The effects of particulate matter air pollution on respiratory health and on the cardiovascular system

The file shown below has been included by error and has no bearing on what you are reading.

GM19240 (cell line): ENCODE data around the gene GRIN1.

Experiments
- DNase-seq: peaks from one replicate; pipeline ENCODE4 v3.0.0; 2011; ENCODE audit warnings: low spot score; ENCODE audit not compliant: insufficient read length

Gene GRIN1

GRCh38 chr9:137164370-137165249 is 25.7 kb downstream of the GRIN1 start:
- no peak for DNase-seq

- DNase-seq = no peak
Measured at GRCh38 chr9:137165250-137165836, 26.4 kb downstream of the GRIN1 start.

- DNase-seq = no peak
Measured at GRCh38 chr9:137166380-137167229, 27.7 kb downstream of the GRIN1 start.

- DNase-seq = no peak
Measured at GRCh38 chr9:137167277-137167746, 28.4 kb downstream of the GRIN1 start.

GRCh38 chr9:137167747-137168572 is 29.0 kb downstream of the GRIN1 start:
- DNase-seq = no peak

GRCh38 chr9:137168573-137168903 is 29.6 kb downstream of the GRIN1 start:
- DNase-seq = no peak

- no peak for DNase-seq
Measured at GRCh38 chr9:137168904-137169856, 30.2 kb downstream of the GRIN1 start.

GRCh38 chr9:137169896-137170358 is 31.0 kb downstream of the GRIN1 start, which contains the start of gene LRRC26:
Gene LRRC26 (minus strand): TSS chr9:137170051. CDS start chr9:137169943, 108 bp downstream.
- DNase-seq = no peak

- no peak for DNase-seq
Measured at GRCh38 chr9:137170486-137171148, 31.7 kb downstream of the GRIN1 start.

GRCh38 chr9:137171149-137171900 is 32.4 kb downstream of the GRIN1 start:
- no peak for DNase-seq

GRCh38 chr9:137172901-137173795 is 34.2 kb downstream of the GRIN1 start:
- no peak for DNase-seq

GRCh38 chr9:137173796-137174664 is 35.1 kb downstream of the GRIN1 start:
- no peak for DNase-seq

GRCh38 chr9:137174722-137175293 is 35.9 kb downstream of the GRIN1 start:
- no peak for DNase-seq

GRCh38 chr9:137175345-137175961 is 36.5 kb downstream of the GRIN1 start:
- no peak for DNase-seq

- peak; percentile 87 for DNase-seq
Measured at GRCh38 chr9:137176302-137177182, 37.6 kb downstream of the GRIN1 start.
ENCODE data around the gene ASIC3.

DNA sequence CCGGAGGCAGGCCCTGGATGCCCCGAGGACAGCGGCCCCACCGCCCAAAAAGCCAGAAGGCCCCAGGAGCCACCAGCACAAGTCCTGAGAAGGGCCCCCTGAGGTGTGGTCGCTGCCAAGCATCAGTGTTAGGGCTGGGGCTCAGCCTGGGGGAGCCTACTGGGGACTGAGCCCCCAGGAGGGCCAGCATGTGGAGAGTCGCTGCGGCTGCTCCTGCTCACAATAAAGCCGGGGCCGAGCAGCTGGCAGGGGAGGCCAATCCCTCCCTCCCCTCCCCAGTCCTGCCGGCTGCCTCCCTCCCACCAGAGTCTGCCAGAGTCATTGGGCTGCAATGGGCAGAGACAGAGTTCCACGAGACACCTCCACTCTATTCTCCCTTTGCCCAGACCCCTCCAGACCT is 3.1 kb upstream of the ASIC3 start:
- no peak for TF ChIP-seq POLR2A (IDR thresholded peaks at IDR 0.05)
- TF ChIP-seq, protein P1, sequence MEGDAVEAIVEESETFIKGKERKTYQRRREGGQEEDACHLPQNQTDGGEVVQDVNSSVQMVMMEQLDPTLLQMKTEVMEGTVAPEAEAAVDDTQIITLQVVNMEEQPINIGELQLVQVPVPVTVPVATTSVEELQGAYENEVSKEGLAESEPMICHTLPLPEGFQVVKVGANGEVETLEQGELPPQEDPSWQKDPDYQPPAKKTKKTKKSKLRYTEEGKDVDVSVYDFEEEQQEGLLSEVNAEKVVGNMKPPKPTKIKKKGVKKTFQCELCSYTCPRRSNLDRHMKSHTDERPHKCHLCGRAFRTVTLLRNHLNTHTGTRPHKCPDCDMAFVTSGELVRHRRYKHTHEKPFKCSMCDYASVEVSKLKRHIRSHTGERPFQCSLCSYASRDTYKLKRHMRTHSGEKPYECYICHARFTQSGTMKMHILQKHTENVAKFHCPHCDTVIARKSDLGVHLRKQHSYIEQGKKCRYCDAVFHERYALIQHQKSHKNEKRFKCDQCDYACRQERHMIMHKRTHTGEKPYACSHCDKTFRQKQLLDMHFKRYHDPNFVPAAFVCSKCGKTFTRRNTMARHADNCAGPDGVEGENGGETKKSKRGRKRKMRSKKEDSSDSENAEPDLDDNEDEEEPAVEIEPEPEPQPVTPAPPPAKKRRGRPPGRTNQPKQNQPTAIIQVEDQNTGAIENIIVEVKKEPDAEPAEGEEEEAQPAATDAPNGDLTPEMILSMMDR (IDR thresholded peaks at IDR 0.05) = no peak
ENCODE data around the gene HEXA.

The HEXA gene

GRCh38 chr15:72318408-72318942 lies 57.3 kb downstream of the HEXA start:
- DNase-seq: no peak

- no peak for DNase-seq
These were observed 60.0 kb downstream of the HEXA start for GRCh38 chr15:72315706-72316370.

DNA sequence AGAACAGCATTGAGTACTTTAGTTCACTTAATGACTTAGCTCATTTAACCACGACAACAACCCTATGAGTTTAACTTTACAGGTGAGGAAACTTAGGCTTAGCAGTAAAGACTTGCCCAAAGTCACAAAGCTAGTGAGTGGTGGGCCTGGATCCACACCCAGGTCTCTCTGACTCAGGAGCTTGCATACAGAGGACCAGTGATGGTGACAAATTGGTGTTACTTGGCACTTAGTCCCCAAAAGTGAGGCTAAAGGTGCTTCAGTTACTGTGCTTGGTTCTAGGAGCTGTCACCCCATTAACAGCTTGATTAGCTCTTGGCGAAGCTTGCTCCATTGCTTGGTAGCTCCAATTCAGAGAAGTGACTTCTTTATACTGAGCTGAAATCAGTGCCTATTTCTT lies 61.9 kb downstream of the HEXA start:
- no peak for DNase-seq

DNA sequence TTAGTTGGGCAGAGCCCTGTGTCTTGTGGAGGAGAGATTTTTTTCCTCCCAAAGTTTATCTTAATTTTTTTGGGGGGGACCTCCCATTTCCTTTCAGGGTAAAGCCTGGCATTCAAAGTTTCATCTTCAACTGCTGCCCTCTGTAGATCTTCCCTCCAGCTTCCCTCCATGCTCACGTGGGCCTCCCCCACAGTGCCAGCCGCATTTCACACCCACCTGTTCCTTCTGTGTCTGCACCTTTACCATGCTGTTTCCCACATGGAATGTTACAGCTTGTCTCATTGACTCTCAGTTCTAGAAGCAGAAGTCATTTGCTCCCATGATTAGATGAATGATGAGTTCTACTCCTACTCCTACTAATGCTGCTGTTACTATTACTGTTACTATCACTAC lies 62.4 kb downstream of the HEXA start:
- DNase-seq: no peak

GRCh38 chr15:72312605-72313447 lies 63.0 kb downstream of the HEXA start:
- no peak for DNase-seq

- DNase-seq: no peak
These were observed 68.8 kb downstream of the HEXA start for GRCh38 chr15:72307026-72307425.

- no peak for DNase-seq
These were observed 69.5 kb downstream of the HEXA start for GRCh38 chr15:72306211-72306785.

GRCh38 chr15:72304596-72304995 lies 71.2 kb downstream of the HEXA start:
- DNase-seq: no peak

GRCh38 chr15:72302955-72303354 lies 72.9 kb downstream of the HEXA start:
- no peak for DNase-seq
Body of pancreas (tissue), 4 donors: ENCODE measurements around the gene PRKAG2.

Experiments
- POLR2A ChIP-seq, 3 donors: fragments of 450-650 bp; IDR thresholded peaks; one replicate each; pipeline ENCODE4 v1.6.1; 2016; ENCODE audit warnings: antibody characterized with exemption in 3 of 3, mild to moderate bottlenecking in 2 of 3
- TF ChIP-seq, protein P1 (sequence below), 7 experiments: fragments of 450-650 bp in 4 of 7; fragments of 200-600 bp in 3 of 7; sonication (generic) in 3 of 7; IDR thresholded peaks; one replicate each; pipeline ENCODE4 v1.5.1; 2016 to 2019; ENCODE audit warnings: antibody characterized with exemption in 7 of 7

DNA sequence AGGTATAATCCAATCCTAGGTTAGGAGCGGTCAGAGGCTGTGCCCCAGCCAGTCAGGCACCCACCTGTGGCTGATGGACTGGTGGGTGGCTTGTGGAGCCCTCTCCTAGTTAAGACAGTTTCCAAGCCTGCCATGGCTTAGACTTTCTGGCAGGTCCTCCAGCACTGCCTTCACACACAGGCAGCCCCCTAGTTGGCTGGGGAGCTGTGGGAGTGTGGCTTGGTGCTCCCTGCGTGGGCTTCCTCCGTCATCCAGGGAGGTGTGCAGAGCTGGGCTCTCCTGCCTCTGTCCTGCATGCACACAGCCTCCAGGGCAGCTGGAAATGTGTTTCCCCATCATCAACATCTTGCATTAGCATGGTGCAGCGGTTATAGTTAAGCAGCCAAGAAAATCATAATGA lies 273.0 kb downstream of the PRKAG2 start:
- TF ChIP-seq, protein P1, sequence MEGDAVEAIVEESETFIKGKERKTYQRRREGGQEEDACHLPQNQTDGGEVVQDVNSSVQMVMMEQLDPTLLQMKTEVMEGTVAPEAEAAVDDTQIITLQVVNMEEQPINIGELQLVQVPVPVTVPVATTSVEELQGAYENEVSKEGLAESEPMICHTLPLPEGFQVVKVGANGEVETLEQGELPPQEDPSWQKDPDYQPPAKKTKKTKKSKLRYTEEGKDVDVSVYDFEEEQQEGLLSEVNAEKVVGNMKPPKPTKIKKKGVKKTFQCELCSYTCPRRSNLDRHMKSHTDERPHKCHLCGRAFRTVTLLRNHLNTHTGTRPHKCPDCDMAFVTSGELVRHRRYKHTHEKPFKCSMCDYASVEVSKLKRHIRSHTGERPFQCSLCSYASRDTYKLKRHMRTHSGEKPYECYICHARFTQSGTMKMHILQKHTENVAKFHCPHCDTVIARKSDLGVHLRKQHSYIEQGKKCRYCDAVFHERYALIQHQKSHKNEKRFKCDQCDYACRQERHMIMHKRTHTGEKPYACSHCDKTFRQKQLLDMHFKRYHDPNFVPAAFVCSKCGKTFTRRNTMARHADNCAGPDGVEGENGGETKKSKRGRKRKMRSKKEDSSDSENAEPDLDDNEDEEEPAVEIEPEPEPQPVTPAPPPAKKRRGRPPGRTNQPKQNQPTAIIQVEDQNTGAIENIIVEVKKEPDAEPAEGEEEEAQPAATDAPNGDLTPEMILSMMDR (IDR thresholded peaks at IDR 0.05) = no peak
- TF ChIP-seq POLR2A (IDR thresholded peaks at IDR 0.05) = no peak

Particulate matter (PM) is a major component of urban air pollution and has a significant effect on human health. Natural PM sources are volcanic eruptions, dust storms, forest and grassland fires, living vegetation and sea spray. Traffic, domestic heating, power plants and various industrial processes generate significant amounts of anthropogenic PM. PM consists of a complex mixture of solid and liquid particles of organic and inorganic substances suspended in the air. The chemical composition of particles is very complex and depends on emission sources, meteorological conditions and their aerodynamic diameter. Several epidemiological studies have demonstrated that exposure to PM of varying size fractions is associated with an increased risk of respiratory and cardiovascular diseases. Adverse health effects have been documented from studies of both acute and chronic exposure. The most severe effects in terms of overall health burden include a significant reduction in life expectancy by a several months for the average population, which is linked to long-term exposure to moderate concentrations of PM. Nevertheless, numerous deaths and serious cardiovascular and respiratory problems have also been attributed to short-term exposure to peak levels of PM. Although many studies attribute greater toxicity to smaller size fractions, which are able to penetrate deeper into the lung, the molecular mechanisms and the size fractions of the PM that are responsible for the observed diseases are not completely understood.